The estimated fair value of financial instruments is determined by the Company using available market information and valuation methodologies considered to be appropriate. At December 31, 2015 and 2014, the carrying value of the Company’s accounts receivable, accounts payable and accrued expenses approximate their fair values due to their short maturities.


Derivative Financial Instruments


For equity and equity indexed instruments with down round provisions, the Company accounts for warrants issued in conjunction with the issuance of debt or equity securities of the Company in accordance with the guidance contained in Accounting Standards Codification (“ASC”) Topic 815, Derivatives and Hedging (“ASC 815”).  For warrant instruments that are not deemed to be indexed to Fusion’s common stock, the Company classifies the warrant instrument as a liability at its fair value and adjusts the instrument to fair value at each reporting period. This liability is subject to re-measurement at each balance sheet date until exercised, and any change in fair value is recognized in the Company’s statements of operations (see notes 17 and 18).  The fair values of the warrants have been estimated using option pricing and other valuation models, and the quoted market price of Fusion’s common stock (see notes 17 and 18).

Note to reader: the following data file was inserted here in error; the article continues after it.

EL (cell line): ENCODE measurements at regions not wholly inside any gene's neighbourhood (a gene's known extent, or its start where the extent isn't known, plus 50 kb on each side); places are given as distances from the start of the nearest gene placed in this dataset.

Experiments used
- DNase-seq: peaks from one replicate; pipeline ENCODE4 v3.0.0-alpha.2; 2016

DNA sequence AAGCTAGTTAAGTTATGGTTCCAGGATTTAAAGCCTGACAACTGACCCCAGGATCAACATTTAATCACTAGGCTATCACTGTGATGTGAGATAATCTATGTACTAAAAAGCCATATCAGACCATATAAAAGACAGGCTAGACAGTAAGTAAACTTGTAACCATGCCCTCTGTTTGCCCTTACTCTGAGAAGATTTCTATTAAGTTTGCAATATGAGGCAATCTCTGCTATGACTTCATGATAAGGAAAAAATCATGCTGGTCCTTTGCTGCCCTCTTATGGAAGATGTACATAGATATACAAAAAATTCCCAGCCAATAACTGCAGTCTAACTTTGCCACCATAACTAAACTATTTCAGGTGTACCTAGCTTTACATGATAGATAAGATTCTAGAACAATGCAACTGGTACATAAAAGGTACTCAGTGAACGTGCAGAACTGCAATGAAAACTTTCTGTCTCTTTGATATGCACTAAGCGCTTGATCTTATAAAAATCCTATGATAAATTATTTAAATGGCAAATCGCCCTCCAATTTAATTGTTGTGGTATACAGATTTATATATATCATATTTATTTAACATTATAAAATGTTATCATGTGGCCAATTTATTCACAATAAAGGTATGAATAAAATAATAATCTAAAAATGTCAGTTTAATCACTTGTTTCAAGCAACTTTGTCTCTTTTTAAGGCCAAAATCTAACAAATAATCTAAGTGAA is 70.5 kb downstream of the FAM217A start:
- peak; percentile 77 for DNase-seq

Stock-Based Compensation


The Company recognizes expense for its employee stock-based compensation based on the fair value of the awards that are granted. The fair values of stock options are estimated at the date of grant using the Black-Scholes option valuation model. The use of the Black-Scholes option valuation model requires the input of subjective assumptions. Measured compensation cost, net of estimated forfeitures, is recognized ratably over the vesting period of the related stock-based compensation award.  For  transactions in which goods or services are the consideration received from non-employees in return for the issuance of equity instruments, the expense is recognized in the period when the goods and services are received at  the fair value of the consideration received or the fair value of the equity instrument issued, whichever is determined to be a more reliable measurement.